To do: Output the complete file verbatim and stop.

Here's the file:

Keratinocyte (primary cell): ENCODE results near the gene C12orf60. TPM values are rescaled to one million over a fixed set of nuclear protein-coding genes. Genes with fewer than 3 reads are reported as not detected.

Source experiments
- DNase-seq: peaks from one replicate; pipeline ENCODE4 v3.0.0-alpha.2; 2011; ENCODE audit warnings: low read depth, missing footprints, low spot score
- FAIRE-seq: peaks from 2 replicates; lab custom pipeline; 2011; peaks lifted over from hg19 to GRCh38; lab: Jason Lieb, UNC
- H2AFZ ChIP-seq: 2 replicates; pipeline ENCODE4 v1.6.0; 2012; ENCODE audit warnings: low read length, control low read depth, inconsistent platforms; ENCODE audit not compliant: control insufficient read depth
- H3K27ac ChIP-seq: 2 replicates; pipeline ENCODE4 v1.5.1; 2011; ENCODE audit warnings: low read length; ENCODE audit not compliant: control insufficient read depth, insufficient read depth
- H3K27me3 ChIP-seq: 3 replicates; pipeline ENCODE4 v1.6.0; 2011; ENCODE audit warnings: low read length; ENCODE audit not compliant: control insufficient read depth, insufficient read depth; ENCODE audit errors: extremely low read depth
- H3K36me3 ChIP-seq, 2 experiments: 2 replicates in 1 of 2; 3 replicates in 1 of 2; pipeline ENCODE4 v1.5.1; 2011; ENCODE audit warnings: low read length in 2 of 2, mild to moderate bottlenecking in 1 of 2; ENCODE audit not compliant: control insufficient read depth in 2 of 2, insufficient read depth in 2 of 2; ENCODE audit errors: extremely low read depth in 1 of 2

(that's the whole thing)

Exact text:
Keratinocyte (primary cell): ENCODE results near the gene C12orf60. TPM values are rescaled to one million over a fixed set of nuclear protein-coding genes. Genes with fewer than 3 reads are reported as not detected.

Source experiments
- DNase-seq: peaks from one replicate; pipeline ENCODE4 v3.0.0-alpha.2; 2011; ENCODE audit warnings: low read depth, missing footprints, low spot score
- FAIRE-seq: peaks from 2 replicates; lab custom pipeline; 2011; peaks lifted over from hg19 to GRCh38; lab: Jason Lieb, UNC
- H2AFZ ChIP-seq: 2 replicates; pipeline ENCODE4 v1.6.0; 2012; ENCODE audit warnings: low read length, control low read depth, inconsistent platforms; ENCODE audit not compliant: control insufficient read depth
- H3K27ac ChIP-seq: 2 replicates; pipeline ENCODE4 v1.5.1; 2011; ENCODE audit warnings: low read length; ENCODE audit not compliant: control insufficient read depth, insufficient read depth
- H3K27me3 ChIP-seq: 3 replicates; pipeline ENCODE4 v1.6.0; 2011; ENCODE audit warnings: low read length; ENCODE audit not compliant: control insufficient read depth, insufficient read depth; ENCODE audit errors: extremely low read depth
- H3K36me3 ChIP-seq, 2 experiments: 2 replicates in 1 of 2; 3 replicates in 1 of 2; pipeline ENCODE4 v1.5.1; 2011; ENCODE audit warnings: low read length in 2 of 2, mild to moderate bottlenecking in 1 of 2; ENCODE audit not compliant: control insufficient read depth in 2 of 2, insufficient read depth in 2 of 2; ENCODE audit errors: extremely low read depth in 1 of 2